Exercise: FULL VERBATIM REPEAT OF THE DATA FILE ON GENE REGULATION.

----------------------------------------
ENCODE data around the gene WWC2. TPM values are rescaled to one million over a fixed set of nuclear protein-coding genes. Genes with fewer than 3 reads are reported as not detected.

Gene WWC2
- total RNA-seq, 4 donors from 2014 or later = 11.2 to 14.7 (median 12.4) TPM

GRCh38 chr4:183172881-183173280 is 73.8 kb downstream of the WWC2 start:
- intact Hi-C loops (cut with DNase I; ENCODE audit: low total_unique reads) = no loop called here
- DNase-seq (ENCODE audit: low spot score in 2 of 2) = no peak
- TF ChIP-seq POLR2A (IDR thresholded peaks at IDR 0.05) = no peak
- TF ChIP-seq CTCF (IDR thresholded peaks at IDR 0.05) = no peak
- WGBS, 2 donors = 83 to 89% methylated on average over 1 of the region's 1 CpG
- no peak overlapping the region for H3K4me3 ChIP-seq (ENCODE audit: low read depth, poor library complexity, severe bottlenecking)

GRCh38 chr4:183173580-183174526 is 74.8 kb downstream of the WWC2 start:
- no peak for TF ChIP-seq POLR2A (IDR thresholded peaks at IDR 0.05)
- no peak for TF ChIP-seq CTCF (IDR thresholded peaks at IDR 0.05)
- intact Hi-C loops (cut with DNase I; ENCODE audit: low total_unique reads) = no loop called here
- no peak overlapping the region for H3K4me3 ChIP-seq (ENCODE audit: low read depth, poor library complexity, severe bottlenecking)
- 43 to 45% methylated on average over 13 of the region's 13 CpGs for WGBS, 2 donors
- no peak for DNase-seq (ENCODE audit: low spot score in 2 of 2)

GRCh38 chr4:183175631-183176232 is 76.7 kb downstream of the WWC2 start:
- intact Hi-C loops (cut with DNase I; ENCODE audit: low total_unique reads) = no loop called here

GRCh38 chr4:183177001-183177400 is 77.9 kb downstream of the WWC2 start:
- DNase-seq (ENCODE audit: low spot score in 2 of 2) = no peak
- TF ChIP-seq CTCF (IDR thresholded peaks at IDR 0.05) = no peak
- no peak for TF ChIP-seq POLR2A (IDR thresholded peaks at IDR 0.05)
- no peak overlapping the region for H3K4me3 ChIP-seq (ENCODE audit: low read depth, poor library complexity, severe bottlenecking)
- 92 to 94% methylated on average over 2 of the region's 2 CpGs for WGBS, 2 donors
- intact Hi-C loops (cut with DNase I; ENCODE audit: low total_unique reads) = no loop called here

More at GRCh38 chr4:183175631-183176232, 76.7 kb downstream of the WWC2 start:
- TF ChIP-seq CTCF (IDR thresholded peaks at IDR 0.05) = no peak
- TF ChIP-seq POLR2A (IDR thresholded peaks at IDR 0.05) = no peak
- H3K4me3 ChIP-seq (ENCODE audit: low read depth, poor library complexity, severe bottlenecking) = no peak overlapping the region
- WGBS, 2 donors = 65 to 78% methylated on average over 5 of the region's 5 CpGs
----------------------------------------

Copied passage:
ENCODE data around the gene WWC2. TPM values are rescaled to one million over a fixed set of nuclear protein-coding genes. Genes with fewer than 3 reads are reported as not detected.

Gene WWC2
- total RNA-seq, 4 donors from 2014 or later = 11.2 to 14.7 (median 12.4) TPM

GRCh38 chr4:183172881-183173280 is 73.8 kb downstream of the WWC2 start:
- intact Hi-C loops (cut with DNase I; ENCODE audit: low total_unique reads) = no loop called here
- DNase-seq (ENCODE audit: low spot score in 2 of 2) = no peak
- TF ChIP-seq POLR2A (IDR thresholded peaks at IDR 0.05) = no peak
- TF ChIP-seq CTCF (IDR thresholded peaks at IDR 0.05) = no peak
- WGBS, 2 donors = 83 to 89% methylated on average over 1 of the region's 1 CpG
- no peak overlapping the region for H3K4me3 ChIP-seq (ENCODE audit: low read depth, poor library complexity, severe bottlenecking)

GRCh38 chr4:183173580-183174526 is 74.8 kb downstream of the WWC2 start:
- no peak for TF ChIP-seq POLR2A (IDR thresholded peaks at IDR 0.05)
- no peak for TF ChIP-seq CTCF (IDR thresholded peaks at IDR 0.05)
- intact Hi-C loops (cut with DNase I; ENCODE audit: low total_unique reads) = no loop called here
- no peak overlapping the region for H3K4me3 ChIP-seq (ENCODE audit: low read depth, poor library complexity, severe bottlenecking)
- 43 to 45% methylated on average over 13 of the region's 13 CpGs for WGBS, 2 donors
- no peak for DNase-seq (ENCODE audit: low spot score in 2 of 2)

GRCh38 chr4:183175631-183176232 is 76.7 kb downstream of the WWC2 start:
- intact Hi-C loops (cut with DNase I; ENCODE audit: low total_unique reads) = no loop called here

GRCh38 chr4:183177001-183177400 is 77.9 kb downstream of the WWC2 start:
- DNase-seq (ENCODE audit: low spot score in 2 of 2) = no peak
- TF ChIP-seq CTCF (IDR thresholded peaks at IDR 0.05) = no peak
- no peak for TF ChIP-seq POLR2A (IDR thresholded peaks at IDR 0.05)
- no peak overlapping the region for H3K4me3 ChIP-seq (ENCODE audit: low read depth, poor library complexity, severe bottlenecking)
- 92 to 94% methylated on average over 2 of the region's 2 CpGs for WGBS, 2 donors
- intact Hi-C loops (cut with DNase I; ENCODE audit: low total_unique reads) = no loop called here

More at GRCh38 chr4:183175631-183176232, 76.7 kb downstream of the WWC2 start:
- TF ChIP-seq CTCF (IDR thresholded peaks at IDR 0.05) = no peak
- TF ChIP-seq POLR2A (IDR thresholded peaks at IDR 0.05) = no peak
- H3K4me3 ChIP-seq (ENCODE audit: low read depth, poor library complexity, severe bottlenecking) = no peak overlapping the region
- WGBS, 2 donors = 65 to 78% methylated on average over 5 of the region's 5 CpGs